What is S.E.E.R? This stands for Seasonal Energy Efficiency Ratio. Basically this ratio is the efficiency rating of a particular A/C system. The higher the ratio the more efficient the system. A standard-efficiency system today is 10 SEER and can, in some cases, go as high as 16 SEER. The major difference between different systems is the condenser size. The condenser is the outside unit. The larger the condenser the more efficient the unit. The reason for this is very simple. Your compressor takes in gas and raises the temperature and pressure of the gas to the condensation point. The pressure on the compressor is tremendous. This compression stroke is where the most energy is used and in turn, where your electric cost to cool comes in. If the pressure in this area can be reduced, then the compressor draws less power to do its job. Large condenser coils accomplish this task. More area for the refrigerant to be compressed into reduces the pressure and reduces the power required to do this. There are many factors to consider when buying high efficiency. One is the size of your home, the bigger the home the more you will save on energy, Two, how much you really use your central A/C system, Three, the size and condition of the homes duct system, Four, the condition of the furnace or air handler. The reason to consider these factors is time for “payback”. If the additional cost for a super high-efficiency system as opposed to a standard system is $900.00 and you use the system for three months out of the year it may take as long as ten years to recoup the initial cost of the upgrade. Meaning if you save $100.00 per season, you are looking at nine years for payback. High-efficiency systems are a great thing, but not in every case or every home. If you have a small ranch-style house with say 1200 sq ft, I would not suggest such a system for you. Your payback time may well exceed the life span on the system itself. In short, consider all these factors when you are ready to purchase a new comfort system.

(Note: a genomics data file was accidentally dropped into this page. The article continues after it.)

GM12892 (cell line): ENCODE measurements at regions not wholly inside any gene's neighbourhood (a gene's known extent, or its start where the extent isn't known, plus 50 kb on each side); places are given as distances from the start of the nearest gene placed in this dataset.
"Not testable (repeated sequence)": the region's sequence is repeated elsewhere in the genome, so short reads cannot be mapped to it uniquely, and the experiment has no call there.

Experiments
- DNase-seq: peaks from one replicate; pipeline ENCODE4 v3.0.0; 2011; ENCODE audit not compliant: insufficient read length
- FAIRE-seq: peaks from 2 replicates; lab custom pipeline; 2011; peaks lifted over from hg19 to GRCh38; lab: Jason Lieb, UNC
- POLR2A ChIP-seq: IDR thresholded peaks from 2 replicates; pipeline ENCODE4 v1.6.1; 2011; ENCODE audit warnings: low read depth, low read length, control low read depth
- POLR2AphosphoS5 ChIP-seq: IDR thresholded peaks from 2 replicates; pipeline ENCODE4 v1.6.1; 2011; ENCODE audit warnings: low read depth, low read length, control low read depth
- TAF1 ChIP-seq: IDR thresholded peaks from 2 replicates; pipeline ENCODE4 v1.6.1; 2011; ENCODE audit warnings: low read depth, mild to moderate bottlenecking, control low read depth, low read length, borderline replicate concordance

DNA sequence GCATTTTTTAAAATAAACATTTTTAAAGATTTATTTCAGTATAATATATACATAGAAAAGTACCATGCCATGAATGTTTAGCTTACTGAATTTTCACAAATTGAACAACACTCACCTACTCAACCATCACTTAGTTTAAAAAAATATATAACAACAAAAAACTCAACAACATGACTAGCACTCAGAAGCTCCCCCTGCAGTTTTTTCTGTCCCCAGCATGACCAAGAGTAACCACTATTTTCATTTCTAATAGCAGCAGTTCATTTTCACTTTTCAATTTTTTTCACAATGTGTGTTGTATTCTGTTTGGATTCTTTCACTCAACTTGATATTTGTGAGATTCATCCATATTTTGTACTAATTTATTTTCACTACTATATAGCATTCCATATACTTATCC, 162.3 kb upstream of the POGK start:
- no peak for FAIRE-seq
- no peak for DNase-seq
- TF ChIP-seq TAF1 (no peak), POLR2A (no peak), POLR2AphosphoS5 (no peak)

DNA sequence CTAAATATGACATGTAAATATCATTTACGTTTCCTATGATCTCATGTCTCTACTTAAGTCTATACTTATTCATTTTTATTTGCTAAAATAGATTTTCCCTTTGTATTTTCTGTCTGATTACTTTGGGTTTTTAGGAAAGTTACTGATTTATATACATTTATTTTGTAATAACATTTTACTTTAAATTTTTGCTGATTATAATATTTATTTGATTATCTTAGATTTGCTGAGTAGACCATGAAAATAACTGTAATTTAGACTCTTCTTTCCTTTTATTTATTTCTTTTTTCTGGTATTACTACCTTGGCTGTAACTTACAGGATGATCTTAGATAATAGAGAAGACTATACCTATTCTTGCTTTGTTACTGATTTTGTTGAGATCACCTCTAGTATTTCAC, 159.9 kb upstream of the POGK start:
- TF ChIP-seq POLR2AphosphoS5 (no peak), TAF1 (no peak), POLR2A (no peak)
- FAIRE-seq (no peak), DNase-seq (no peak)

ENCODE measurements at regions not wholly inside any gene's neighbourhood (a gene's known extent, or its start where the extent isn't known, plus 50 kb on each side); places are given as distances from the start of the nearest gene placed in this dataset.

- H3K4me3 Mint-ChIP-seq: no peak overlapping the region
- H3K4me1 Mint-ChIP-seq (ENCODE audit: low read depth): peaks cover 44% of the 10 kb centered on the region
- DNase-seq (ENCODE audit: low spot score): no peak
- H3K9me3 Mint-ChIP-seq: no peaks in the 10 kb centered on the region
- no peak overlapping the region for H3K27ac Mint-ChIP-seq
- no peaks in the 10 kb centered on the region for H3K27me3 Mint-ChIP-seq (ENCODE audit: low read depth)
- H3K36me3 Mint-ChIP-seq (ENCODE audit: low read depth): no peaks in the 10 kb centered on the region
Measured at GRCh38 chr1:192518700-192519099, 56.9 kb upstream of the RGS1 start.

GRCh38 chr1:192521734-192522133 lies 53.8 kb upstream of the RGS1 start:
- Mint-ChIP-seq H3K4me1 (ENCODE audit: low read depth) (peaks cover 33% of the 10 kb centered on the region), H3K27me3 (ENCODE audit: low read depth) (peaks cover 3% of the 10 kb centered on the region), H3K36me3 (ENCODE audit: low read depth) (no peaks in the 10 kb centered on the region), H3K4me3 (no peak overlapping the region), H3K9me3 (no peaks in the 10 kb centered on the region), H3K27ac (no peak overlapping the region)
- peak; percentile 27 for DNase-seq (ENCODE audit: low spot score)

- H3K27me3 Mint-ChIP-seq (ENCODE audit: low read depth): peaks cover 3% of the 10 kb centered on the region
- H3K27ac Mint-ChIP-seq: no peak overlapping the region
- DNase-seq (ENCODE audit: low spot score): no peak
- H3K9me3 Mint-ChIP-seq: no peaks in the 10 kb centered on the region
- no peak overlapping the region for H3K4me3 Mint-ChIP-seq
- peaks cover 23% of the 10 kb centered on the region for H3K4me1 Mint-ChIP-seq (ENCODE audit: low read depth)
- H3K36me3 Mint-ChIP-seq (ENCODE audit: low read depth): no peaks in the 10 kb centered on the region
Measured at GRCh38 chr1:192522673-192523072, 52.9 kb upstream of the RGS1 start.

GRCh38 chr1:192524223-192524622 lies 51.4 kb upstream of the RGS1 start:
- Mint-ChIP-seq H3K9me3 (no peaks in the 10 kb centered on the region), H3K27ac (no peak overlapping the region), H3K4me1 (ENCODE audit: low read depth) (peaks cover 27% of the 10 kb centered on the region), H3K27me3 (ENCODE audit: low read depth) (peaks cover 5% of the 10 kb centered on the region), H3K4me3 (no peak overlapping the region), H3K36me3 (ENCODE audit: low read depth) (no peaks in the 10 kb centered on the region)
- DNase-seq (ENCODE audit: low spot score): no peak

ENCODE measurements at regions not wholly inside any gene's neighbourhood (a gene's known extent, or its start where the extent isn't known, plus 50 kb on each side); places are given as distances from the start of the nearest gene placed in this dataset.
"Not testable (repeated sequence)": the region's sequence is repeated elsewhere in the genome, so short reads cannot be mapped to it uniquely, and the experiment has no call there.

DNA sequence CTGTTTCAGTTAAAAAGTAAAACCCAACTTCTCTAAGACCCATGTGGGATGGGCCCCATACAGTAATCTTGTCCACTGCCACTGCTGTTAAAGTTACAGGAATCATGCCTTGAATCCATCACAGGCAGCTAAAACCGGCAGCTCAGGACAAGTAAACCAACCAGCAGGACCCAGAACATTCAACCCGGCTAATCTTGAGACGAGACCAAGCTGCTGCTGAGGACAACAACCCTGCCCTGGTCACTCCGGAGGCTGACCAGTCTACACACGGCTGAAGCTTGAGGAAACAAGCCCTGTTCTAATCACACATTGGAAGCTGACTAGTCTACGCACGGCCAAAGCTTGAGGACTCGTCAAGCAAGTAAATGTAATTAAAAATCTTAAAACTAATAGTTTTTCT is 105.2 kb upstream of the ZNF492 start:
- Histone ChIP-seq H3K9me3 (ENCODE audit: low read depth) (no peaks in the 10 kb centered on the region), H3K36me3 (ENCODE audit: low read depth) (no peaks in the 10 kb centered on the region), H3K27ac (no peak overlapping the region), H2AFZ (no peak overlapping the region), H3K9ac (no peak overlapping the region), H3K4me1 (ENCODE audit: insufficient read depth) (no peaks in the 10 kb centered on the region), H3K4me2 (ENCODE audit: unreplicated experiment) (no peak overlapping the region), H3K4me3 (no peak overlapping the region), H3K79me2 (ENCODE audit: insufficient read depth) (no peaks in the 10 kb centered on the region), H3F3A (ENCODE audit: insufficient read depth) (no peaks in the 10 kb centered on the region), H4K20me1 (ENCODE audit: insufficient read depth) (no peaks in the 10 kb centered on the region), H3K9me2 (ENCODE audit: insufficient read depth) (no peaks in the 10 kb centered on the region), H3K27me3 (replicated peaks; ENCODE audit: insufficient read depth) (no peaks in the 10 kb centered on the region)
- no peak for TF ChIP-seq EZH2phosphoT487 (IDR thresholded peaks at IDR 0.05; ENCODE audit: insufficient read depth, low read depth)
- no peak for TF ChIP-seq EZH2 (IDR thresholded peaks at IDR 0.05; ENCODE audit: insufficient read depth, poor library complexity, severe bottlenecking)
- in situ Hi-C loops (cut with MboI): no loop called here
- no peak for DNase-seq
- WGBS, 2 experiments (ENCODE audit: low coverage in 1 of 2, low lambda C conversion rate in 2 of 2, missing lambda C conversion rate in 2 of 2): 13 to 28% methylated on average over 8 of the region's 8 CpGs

The thermostat is the main controller of your home heating system. It basically is a switch. Controlling when and how often that switch goes on affects the cost to heat your home dramatically. Using a set back type stat that sets the heating system back at night or when the house is not occupied is a great way to reduce heating costs. Using these types of stats is very simple, just remember don’t go overboard, reduce the temp by no more than 8 degrees, any more then that is counterproductive, causing the heating system to run too long to reach comfort levels. Also never use setback in the summer. Doing this will cause higher utility bills. Consider the temp swings in winter, 70 degrees indoor 30 degrees outdoor, 40-degree temp difference. Summer 95 outside temp, and 70-degree indoor temp, 25-degree difference. This means less need for a setback.